Mike Ladle

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THINK LIKE A FISH Part 39 Reels.

Having written about lines I thought that it might be worth a few words about reels. Essentially I only use two types - a fixed spool and a fly reel - although I still have multipliers for the odd occasion when I go boat fishing these days. There are two main aspects of interest when it comes to picking yourself a reel (apart from the price!). Firstly, whether it will do the job you want it to do (hold enough line of the right breaking strain, cast lures/baits of the weight that you need to use, give line to hooked fish without spinning out of control or jamming up solid). Secondly, whether it will tolerate salt water (this seems to worry a lot of people and the tackle manufacturers make great play of it in their adverts).

Let's take the fly reel first. I've only had a few of these in my fishing lifetime, all of them were cheap (20?), trout-size, ones with just a two-way ratchet and no other drag. All of them were used in the harshest possible conditions - often splashed with salt water, used to play many fish of three to six pounds and given very little attention. Like all my reels they were left attached to the rods for most of their lives and propped up in the corner of the room that I am sitting in now when not in use. Normally the mechanism was stuffed with Vaseline to give it a bit of lubrication and protection but otherwise nothing! Rarely did the reels let me down in any way. Over a few years the anodised coating tends to chip and scratch and the reel acquires a white powdery coating of aluminium salts. This has little effect on the functioning of the reel. So, there is probably no need to lash out on expensive fly reels if you just want to try catching a few bass and mullet on the fly. If you are going to the tropics to fly fish for permit, snook, bonefish, tarpon and the like, it may be worth investing a bit more in the reel. Not only is warm salt water very corrosive but you may need a drag and a fair amount of backing to give you a chance of landing fish. However, by far the worst enemy of the reel, wherever you fish, is half-an-hour in a closed bag, box or car boot.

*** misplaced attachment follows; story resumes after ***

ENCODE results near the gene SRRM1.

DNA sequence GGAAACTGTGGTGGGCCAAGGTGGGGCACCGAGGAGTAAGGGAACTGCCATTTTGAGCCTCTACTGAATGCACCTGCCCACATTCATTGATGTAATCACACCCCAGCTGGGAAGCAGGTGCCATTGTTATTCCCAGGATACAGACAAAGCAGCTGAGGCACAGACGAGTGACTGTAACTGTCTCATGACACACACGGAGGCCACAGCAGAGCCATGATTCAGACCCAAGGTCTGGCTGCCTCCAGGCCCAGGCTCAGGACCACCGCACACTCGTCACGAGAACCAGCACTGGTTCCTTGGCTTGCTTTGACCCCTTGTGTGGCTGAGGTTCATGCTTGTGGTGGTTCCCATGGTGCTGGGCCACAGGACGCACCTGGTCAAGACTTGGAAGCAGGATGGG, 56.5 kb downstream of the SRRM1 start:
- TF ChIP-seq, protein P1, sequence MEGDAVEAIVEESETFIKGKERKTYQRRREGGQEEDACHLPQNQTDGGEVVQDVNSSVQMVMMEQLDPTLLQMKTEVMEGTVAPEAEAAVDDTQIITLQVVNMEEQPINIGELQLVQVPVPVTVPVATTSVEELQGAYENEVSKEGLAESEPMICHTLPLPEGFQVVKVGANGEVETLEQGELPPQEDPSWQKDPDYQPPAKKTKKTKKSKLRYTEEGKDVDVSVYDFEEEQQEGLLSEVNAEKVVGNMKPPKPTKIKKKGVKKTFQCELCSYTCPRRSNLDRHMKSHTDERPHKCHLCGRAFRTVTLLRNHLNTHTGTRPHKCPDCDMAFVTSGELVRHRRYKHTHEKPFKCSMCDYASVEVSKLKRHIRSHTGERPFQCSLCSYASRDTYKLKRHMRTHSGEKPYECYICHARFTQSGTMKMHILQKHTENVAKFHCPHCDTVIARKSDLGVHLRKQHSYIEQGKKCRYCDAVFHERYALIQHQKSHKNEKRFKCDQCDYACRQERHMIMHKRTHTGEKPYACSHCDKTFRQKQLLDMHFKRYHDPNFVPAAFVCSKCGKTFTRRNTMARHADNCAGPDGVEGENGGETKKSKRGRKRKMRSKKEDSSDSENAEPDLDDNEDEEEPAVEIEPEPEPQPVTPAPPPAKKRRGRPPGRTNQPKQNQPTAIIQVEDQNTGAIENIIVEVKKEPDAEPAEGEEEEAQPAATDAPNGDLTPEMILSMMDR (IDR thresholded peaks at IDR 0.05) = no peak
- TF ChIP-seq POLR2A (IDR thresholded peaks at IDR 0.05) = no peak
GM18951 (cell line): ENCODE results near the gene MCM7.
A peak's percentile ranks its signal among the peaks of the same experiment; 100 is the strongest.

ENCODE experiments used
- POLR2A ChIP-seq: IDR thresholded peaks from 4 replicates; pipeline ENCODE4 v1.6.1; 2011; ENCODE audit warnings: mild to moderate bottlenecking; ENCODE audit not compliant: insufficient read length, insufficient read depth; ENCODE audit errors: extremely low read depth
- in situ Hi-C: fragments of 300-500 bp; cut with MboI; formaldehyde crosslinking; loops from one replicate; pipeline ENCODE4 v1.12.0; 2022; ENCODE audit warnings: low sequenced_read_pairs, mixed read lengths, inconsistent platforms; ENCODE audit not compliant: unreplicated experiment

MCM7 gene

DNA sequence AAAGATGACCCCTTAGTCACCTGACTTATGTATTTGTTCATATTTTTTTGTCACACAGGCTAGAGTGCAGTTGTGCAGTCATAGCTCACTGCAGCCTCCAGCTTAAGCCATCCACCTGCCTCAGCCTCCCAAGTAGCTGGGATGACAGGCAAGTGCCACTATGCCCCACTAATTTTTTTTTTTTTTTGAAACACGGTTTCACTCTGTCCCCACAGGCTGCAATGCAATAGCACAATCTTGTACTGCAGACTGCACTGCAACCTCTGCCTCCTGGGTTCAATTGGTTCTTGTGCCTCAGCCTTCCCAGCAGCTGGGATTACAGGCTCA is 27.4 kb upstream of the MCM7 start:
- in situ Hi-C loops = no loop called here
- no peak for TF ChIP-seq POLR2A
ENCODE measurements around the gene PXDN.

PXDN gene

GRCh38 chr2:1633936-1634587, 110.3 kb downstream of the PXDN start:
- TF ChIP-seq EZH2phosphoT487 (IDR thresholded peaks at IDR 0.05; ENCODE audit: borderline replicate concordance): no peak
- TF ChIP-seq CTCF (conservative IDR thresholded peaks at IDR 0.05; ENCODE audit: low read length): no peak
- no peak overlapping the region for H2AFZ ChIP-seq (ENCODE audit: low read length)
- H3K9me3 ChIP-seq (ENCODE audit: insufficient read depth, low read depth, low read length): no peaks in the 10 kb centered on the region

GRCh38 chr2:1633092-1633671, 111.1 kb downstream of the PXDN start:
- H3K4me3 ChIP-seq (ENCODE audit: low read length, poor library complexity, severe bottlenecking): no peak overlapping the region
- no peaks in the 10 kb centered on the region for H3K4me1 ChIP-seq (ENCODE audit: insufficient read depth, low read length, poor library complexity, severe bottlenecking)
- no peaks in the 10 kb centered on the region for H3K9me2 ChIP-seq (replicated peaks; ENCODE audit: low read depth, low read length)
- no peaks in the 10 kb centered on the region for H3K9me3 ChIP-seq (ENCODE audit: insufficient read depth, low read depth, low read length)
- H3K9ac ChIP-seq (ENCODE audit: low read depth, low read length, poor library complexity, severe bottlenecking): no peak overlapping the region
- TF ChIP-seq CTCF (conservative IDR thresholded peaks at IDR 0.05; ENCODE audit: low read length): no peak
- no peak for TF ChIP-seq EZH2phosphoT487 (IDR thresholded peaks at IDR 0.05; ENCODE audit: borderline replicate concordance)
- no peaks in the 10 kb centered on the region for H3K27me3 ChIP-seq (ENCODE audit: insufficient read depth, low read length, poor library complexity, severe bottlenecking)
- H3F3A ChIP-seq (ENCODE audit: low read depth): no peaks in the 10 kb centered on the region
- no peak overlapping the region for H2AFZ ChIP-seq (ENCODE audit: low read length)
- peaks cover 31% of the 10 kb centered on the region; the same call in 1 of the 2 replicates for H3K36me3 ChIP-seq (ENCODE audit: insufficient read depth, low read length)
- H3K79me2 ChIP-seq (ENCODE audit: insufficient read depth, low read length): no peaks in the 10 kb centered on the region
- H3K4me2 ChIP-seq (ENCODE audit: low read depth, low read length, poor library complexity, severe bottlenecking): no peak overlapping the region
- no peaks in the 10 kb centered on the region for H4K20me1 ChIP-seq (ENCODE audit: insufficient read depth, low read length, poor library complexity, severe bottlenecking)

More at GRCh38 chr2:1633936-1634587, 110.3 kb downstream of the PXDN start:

My main fixed spool reels these days are two Shimano 6010 baitrunners - I think that you can still get them for about 70. To be frank I rarely use the baitrunner facility even when I'm after carp and I'd be just as happy without it. The reels are about the right size for my spinning rod (not too heavy or bulky) and the spools hold far more line than I ever need. The clutch seems to be pretty reliable, the roller seems to put up with braided line, the bale arm mechanism is OK (I always flick it over with my hand after casting anyway - this makes sure I tidy the braid on the spool before retrieving). As with the fly reel the fixed spools often get, more or less, dunked in the sea. To counter the effects of salt water I am fairly liberal with the 3 in 1 oil on all the moving parts (once every month or two). Again the reels stay on the rods almost all the time (except when I go on holiday). After years of use they are both working well and show no real signs of corrosion. By having two the same, if one packs in I can use it as spares for its mate. Before the Shimanos I used to use ABU Cardinal 77's and they were also pretty reliable. I changed makes when they altered the design of the reels.

If you have any comments or questions about fish, methods, tactics or 'what have you.' get in touch with me by sending an E-MAIL to - docladle@hotmail.com

INFORMATION SPOT

Think like a fish.

Reels.

My current fly reel.

This reel was given to me by my son Richard when my previous one was on its last legs.

Mullet caught on the fly using Richard's reel.

Being dumped on a pile of rotting seaweed is about the least abuse that this reel can expect.

Shimano 6010.

This spool is loaded with 30lb Whiplash.  Another advantage of sticking to the same type of reel is the fact that the spools are interchangeable.

A bass caught by plugging using the 6010.

The braid on this spool was given to me by my pal Dave and has been well used.

Reel storage.

This is how my reels spend most of their time.

Spinning in Ireland 1997.

This reel was fairly new then but is still doing good service.

Corrosion.

The manufacturers would say that this reel is neither for salt water nor for spinning but it copes well with both.  This was the only real bit of corrosion I could find after six years

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